In an attempt to understand the root cause of breast cancer in ethnically diverse, non-caucasian population, pharma major Glaxo-Smithkline has selected two doctors from India for a global study under its Oncology International ethnic Research Initiative.

“The 26 research projects, considered for a grant globally, will include breast cancer epidemiology, ethnicity, genetics, molecular/genetic epidemiology, risk assessment, biomarkers of risk or other factors contributing to breast cancer,” Sunder Rajan, General Manager, Corporate communication of the company told PTI.

All the aspects of basic research that will develop potential solutions to prevent and meet the challenges of breast cancer in diverse ethnic populations will be carried out by the researchers, he said.

Dr Shona Nag, Consultant Medical Oncologist, Jehangir Hospital and Medical Centre, Pune and Dr Sudeep Gupta, Associate Professor, Department of Medical Oncology, Tata Memorial Hospital will be doing the detailed study in India.

Once the individual research projects are complete, the findings will be shared with the global scientific community to help achieve the ultimate goal of reducing and preventing breast cancer incidence, morbidity and mortality in ethnically diverse populations, Rajan said.

Meanwhile, Nag and Gupta said that ethnic variations in 1000 Indian women will be studied taking the risk factors in three sub—types between the age group of 40 and above.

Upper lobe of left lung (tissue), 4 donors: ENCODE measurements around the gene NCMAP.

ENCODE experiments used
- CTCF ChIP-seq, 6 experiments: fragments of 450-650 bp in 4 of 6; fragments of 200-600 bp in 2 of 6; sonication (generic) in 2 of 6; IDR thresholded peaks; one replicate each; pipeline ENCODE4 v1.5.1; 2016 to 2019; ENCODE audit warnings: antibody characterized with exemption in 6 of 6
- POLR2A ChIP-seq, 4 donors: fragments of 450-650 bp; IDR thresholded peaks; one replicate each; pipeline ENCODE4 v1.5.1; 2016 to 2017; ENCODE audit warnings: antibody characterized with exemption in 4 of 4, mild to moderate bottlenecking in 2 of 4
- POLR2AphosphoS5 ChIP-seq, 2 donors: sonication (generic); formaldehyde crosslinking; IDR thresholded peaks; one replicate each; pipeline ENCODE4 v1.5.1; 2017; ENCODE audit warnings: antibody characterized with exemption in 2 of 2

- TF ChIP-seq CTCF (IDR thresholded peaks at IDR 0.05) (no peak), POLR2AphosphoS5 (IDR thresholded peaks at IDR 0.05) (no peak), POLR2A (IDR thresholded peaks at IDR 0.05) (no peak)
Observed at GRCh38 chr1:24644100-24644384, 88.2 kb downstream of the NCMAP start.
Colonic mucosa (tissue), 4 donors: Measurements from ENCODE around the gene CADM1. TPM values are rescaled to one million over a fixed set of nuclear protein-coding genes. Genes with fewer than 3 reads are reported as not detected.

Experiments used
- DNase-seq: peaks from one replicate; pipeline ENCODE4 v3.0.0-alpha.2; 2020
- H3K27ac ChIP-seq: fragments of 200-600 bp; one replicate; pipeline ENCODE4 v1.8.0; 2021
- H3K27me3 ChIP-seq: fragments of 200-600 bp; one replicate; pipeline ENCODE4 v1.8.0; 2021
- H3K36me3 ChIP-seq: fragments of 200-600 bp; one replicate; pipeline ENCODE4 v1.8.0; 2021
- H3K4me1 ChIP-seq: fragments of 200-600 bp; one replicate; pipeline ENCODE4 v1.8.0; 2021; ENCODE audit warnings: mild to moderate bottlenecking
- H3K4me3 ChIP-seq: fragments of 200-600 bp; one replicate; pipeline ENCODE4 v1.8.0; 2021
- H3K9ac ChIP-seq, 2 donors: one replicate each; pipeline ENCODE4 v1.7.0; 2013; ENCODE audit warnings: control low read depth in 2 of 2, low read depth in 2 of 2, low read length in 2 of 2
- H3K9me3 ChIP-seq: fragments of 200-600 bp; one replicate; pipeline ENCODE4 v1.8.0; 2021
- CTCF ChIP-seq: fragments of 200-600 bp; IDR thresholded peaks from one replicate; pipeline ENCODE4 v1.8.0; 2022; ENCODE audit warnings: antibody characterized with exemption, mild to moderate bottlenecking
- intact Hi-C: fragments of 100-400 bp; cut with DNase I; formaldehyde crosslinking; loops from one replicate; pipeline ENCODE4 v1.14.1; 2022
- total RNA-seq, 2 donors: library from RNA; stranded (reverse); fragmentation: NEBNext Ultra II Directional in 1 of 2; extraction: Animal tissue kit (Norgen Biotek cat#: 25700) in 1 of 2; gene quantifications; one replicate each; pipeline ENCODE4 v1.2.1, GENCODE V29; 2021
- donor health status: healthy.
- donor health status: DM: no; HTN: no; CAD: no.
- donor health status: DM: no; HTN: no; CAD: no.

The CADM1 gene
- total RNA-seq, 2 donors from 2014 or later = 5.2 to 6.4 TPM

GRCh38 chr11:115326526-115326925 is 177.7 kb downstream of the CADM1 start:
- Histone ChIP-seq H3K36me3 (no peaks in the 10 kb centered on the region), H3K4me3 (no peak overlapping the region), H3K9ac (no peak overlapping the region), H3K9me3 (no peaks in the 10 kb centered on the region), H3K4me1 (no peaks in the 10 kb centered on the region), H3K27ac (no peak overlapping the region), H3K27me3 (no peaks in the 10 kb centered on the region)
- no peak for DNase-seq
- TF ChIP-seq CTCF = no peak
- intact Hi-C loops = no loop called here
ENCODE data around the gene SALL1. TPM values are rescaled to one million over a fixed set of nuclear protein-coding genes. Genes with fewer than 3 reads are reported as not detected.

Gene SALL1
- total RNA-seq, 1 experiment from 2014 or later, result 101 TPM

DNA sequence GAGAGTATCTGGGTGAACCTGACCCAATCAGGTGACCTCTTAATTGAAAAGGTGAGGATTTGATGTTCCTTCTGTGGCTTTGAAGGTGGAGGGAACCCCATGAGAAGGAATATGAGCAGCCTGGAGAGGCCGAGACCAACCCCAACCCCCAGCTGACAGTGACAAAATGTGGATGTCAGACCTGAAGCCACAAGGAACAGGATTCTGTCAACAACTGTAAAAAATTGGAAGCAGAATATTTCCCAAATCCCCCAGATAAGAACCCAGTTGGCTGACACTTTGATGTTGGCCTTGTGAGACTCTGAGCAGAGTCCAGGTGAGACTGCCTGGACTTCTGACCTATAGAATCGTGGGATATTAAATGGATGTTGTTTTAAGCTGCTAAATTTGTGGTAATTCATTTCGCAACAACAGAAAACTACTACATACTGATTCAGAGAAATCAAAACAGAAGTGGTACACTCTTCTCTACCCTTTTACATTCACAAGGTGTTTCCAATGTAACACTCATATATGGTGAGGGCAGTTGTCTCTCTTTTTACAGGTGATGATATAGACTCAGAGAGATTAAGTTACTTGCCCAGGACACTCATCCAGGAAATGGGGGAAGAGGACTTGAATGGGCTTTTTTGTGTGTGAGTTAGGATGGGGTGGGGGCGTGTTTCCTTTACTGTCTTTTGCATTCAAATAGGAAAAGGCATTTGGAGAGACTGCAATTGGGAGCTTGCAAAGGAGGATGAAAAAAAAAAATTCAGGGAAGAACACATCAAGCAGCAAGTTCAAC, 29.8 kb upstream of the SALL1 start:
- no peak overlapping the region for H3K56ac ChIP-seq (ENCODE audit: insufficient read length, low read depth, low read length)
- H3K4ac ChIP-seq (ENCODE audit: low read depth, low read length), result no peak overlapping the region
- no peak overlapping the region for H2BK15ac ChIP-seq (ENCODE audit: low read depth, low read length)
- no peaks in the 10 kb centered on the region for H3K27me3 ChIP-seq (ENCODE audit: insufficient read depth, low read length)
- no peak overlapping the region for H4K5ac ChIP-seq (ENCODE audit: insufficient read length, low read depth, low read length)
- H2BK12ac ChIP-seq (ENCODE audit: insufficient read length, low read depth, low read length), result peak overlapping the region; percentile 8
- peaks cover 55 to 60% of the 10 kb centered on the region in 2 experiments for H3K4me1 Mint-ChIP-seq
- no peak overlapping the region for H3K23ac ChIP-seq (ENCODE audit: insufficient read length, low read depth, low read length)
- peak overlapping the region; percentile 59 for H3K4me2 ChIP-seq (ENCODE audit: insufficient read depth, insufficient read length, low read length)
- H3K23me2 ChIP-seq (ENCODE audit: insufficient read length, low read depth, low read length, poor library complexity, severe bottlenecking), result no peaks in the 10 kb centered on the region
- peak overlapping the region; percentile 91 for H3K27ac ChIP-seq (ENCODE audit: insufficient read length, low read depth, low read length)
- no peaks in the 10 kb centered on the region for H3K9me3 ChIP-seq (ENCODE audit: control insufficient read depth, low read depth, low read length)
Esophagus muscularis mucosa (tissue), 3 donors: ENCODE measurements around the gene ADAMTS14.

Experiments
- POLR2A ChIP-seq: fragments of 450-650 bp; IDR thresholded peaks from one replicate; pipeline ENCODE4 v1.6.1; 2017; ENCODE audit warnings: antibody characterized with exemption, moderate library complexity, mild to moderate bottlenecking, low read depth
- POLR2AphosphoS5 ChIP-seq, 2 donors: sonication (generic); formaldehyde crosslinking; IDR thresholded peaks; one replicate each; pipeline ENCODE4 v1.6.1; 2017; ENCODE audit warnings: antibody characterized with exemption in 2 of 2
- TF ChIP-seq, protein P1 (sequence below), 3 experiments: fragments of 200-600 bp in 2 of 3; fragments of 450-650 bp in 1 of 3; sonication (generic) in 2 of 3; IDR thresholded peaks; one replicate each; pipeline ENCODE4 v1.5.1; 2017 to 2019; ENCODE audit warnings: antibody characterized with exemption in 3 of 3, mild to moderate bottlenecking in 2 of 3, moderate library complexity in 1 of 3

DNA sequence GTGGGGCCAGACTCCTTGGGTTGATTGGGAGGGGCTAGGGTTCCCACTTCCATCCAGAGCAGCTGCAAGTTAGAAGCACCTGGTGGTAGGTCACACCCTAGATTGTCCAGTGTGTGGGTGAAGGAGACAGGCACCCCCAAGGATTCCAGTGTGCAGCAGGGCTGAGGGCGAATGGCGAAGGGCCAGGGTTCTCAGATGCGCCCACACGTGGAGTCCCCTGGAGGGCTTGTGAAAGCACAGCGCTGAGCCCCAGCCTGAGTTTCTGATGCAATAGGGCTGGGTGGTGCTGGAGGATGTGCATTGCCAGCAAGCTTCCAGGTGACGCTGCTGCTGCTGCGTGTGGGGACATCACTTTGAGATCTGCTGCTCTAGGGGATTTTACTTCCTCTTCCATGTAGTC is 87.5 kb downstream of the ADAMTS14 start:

The subtypes include Hormone positive with 40 per cent occurrence in India (60 per cent in western countries), HER2+ type, which has 20 to 30 per cent occurence (20 per cent in western countries) and Triple Negative with 30 per cent of occurrence in India are of this type, compared to 10 to 15 per cent in western countries.

Gupta said so far, the studies on breast cancer was done in a general manner taking obesity, early child birth and late child birth into consideration but in this study the risk factors involving three sub—types will be looked into.

“We will also be working on viral markers in this study,” Gupta said.

The study is expected to reveal first hand information and risk factors for the subtypes will help to define preventive strategy for the Indian population, Nag said.

Of the 3.2 billion women in the world, 90 per cent are non-Caucasian.

In 2002, there were more than one million new cases of breast cancer in the world, making it the most common among women, with around 40 per cent of cases in developing countries, Rajan said

More In: Medicine | Health | Sci-Tech